The sambar is the sambar-rice for tigers

The sambar represents one of the most complex divides between north and south India. In the southern states, sambar (pronounced saam-baar) is a liquidy lentils-based thing that you can mix with rice, idli or dosa. In fact, we southern conservation biologists are so passionate about sambar (actually, so poorly funded) that we eat sambar rice three times…

Snakes!

I was driving up to my field station (trying to keep a low profile to avoid the poochandi who haunted the hairpin bends). As I turned on one of the hairpin bends and started accelerating, I saw some kind of a gigantic black thing on the road ahead of me. I slammed on the brakes, and in the headlights through the mist I saw a huge king cobra – eating a monitor lizard.

Masala dosas, microorganisms and field work

I swear they are all related. The first masala dosa I ever ate at a commercial establishment in Edmonton looked like it had been trampled by an elephant, smelt like tandoori chicken and had an astonishing resemblance to the taste of the cardboard boxes that camera traps come in. It left me so traumatized that…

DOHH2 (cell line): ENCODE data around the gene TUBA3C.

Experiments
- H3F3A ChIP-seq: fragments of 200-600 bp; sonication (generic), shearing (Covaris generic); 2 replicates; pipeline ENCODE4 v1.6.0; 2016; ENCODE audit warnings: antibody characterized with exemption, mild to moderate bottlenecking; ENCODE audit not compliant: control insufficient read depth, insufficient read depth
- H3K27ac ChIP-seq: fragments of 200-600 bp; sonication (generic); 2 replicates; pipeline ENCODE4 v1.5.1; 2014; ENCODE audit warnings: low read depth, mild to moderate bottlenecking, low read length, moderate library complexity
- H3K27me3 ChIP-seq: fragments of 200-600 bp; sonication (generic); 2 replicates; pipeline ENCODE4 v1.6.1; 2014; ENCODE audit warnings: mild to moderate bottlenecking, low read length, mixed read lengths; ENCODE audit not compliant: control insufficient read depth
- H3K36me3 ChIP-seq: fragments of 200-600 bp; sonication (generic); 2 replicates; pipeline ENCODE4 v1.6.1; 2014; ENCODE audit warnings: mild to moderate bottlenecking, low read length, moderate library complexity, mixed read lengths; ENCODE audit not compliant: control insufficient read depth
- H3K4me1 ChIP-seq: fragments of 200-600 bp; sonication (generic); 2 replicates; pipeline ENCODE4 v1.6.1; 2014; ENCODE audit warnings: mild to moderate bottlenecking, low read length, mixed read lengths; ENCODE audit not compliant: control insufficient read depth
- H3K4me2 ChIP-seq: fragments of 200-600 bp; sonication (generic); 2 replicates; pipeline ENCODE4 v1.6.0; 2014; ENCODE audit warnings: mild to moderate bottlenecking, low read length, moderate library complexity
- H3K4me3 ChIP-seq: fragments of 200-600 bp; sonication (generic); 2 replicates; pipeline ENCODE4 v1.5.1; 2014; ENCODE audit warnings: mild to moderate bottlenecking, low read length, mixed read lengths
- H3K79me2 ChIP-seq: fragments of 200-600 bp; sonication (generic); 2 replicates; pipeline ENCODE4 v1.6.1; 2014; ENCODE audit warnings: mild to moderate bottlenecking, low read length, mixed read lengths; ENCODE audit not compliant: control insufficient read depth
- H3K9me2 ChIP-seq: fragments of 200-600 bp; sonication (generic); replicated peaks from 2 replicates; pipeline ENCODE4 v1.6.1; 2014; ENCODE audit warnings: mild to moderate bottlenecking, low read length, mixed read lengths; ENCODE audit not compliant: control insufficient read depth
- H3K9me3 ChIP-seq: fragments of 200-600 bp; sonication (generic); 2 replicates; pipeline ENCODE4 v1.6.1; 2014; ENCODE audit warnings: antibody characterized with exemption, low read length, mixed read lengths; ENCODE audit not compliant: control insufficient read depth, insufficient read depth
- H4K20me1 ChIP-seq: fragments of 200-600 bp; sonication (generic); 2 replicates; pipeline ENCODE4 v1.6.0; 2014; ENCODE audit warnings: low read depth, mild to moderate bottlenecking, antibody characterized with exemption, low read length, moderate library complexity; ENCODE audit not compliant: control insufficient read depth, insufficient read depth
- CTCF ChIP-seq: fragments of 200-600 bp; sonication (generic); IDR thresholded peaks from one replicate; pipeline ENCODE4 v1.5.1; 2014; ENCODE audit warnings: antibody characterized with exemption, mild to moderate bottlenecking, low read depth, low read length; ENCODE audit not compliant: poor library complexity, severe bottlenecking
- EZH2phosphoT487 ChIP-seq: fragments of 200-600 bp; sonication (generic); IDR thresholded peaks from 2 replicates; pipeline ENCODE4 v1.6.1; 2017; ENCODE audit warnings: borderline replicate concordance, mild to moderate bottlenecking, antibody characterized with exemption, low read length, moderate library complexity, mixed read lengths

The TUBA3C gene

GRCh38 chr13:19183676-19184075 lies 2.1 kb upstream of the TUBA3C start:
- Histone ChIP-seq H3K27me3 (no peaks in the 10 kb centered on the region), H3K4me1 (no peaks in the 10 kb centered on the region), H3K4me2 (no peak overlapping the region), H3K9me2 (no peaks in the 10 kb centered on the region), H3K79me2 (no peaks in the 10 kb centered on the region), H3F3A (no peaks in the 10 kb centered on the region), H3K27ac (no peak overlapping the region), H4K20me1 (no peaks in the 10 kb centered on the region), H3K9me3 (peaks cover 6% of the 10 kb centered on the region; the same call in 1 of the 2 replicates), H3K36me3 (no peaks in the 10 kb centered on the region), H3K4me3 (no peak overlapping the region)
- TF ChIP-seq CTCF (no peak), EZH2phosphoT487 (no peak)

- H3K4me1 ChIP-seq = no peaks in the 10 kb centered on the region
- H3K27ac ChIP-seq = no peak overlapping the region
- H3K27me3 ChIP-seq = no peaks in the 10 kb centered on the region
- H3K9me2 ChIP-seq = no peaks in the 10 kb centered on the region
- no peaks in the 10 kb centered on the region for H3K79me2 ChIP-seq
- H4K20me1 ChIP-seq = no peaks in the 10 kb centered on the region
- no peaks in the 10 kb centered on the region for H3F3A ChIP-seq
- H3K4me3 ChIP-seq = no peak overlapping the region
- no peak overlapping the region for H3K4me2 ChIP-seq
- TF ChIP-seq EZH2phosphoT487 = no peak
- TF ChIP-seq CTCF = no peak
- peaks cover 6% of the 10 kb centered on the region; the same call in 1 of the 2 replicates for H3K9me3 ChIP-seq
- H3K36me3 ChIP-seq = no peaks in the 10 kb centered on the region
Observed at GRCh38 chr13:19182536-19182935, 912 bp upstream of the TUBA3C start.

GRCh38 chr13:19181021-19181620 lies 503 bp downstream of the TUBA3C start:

“How does your research help baby elephants?”

“How does your research help baby elephants?” I thought it was a slightly strange and somewhat misplaced question to ask me. As conservation biologists, we focus on saving populations of animals and groups of species, rather than individual baby animals (though I would consider an exception for elephants – see the photos below and you’ll…

The headless horseman of the Shencottah Gap

OK fine, I dont know if he is really headless or not. In fact chances are he does have his head, because he was staring at me. But it seemed like a good title… Ghostly visits are often a part of field experiences, especially when your study site consists of lonely surroundings, few artificial lights…